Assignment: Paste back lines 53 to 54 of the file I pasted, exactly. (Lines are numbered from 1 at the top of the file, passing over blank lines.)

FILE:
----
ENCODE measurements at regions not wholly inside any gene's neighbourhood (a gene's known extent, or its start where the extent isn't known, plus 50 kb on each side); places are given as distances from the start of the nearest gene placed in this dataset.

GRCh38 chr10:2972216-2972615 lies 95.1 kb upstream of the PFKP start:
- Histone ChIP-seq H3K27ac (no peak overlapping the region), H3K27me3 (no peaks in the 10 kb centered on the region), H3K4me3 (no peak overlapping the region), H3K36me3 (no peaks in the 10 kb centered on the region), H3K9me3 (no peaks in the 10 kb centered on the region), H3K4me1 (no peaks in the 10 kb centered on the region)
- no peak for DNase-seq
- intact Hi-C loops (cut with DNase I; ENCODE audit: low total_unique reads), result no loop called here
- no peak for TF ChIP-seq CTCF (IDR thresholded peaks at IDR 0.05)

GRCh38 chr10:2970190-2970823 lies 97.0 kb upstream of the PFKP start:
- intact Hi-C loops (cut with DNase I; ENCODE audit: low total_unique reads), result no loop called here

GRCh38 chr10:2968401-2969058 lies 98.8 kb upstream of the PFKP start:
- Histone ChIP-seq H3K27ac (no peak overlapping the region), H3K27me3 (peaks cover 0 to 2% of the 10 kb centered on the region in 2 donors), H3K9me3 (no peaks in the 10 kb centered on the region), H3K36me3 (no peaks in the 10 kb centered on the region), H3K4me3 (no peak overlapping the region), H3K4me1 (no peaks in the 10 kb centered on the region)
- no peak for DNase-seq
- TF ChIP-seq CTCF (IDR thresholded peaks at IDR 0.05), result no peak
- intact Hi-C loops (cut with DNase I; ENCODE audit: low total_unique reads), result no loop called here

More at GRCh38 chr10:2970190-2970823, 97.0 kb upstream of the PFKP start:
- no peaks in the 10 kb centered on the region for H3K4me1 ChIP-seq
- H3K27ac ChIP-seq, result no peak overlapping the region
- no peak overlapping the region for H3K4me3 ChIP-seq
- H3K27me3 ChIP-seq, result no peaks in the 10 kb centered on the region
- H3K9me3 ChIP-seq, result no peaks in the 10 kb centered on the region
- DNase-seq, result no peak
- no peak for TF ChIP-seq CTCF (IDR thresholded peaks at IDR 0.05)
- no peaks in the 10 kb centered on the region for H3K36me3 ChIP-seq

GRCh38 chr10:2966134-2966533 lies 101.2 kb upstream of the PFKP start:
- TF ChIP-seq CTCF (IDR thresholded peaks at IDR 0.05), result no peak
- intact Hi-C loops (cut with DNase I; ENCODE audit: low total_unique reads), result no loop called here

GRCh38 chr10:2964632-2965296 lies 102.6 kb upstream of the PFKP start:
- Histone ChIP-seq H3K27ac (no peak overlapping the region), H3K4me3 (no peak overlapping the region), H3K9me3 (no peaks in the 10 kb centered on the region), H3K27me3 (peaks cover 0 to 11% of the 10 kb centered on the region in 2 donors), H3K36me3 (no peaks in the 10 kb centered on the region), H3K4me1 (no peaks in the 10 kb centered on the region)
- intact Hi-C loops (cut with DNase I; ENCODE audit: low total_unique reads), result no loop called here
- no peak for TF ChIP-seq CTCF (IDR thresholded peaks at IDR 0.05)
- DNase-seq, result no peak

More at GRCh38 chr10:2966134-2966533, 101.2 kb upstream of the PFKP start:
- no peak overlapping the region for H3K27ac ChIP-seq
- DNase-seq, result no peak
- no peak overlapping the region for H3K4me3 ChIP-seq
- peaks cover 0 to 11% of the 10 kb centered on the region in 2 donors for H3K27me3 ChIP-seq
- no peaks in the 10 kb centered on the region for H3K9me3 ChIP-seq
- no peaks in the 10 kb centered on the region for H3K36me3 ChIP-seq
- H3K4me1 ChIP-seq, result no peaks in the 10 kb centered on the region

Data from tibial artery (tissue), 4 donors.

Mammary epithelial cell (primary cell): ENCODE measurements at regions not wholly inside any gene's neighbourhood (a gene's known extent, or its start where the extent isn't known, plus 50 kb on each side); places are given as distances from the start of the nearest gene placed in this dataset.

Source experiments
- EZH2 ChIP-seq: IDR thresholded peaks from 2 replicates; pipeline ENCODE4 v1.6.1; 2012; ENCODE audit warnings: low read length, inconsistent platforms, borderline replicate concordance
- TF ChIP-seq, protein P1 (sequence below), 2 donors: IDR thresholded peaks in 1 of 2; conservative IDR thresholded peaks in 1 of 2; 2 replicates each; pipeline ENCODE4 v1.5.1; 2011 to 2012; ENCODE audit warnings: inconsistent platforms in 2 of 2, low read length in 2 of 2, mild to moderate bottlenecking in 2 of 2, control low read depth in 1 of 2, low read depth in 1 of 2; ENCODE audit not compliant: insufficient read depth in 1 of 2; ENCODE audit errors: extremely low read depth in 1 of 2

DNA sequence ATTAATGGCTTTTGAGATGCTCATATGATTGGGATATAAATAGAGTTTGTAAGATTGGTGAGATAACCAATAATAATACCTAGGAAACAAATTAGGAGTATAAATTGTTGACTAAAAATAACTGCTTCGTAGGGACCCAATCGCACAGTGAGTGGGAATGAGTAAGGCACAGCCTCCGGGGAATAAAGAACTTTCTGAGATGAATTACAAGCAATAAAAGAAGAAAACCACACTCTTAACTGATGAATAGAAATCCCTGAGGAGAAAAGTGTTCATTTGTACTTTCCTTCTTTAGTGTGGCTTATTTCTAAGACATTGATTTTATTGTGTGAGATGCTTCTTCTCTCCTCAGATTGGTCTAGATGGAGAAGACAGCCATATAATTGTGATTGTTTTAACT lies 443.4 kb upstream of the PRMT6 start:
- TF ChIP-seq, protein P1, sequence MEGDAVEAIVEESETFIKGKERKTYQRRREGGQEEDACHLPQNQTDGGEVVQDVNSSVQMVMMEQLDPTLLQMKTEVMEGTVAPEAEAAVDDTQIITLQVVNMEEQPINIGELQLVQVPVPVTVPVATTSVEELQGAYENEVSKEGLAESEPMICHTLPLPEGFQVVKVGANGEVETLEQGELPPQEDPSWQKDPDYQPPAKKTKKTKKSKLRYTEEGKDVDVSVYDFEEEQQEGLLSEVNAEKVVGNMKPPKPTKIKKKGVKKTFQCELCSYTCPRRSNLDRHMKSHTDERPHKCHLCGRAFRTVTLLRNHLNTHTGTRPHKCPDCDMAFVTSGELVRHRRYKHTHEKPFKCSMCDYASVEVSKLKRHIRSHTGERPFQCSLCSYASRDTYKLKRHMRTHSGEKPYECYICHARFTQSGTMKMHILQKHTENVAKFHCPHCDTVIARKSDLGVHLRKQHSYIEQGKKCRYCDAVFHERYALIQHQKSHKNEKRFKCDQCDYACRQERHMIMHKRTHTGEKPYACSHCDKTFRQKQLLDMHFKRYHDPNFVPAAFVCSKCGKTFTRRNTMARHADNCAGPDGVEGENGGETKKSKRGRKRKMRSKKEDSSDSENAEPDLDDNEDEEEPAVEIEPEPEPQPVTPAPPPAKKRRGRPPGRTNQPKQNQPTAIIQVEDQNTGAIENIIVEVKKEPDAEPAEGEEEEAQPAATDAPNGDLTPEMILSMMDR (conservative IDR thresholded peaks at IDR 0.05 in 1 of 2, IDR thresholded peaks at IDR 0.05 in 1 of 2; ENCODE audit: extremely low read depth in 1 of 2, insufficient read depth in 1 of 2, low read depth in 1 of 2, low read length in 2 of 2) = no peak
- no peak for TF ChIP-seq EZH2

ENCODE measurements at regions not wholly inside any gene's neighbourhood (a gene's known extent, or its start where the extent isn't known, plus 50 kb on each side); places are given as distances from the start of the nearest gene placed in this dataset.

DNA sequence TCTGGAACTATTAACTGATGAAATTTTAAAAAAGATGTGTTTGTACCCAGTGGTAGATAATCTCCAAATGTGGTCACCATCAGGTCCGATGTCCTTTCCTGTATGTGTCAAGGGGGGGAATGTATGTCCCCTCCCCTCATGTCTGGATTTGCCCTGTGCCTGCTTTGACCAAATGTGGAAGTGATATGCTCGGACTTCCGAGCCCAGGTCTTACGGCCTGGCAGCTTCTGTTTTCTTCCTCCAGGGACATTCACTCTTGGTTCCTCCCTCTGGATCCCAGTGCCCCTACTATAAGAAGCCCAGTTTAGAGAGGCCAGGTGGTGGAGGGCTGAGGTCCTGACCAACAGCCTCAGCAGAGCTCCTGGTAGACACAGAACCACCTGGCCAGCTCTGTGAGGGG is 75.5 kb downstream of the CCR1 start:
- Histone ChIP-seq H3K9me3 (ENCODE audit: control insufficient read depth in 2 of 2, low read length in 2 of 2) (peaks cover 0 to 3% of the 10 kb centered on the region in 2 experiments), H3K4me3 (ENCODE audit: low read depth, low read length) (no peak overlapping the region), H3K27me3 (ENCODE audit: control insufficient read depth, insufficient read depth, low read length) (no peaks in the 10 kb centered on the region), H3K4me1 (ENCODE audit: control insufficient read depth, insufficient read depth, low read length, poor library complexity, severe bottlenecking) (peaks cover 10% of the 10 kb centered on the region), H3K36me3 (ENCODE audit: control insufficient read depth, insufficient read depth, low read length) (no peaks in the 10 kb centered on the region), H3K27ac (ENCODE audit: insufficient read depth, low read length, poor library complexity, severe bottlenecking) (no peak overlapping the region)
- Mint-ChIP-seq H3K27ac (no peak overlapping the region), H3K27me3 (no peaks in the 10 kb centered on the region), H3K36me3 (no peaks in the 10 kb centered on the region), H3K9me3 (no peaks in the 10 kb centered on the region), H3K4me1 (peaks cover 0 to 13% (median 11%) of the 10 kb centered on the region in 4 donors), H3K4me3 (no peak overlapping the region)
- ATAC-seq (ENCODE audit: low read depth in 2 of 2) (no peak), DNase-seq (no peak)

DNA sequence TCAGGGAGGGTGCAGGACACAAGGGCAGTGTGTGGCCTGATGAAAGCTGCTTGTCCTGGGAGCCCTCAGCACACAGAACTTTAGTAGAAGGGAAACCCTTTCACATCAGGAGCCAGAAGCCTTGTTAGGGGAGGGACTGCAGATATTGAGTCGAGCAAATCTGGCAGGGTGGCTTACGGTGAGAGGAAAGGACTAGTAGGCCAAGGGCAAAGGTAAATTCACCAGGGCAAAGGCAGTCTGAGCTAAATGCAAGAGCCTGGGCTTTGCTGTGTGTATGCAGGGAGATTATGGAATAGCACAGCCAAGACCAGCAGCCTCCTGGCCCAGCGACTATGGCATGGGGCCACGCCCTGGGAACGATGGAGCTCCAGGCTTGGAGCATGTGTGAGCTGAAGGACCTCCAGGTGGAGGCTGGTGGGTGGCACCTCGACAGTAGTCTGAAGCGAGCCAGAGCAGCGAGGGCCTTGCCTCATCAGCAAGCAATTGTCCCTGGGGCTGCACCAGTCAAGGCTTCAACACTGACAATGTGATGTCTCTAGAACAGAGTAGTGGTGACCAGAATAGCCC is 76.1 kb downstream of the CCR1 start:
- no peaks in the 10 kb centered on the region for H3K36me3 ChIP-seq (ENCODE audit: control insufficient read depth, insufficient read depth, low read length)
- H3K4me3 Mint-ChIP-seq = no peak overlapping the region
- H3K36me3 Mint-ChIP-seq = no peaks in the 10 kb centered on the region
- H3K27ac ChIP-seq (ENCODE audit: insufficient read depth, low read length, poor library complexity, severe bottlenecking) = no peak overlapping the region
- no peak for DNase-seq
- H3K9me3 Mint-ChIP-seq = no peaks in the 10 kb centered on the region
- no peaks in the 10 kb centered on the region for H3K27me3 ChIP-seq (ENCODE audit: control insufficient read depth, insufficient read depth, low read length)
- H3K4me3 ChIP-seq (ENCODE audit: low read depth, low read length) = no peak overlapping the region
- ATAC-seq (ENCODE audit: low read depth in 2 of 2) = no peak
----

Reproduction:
- no peaks in the 10 kb centered on the region for H3K36me3 ChIP-seq (ENCODE audit: control insufficient read depth, insufficient read depth, low read length)
- H3K4me3 Mint-ChIP-seq = no peak overlapping the region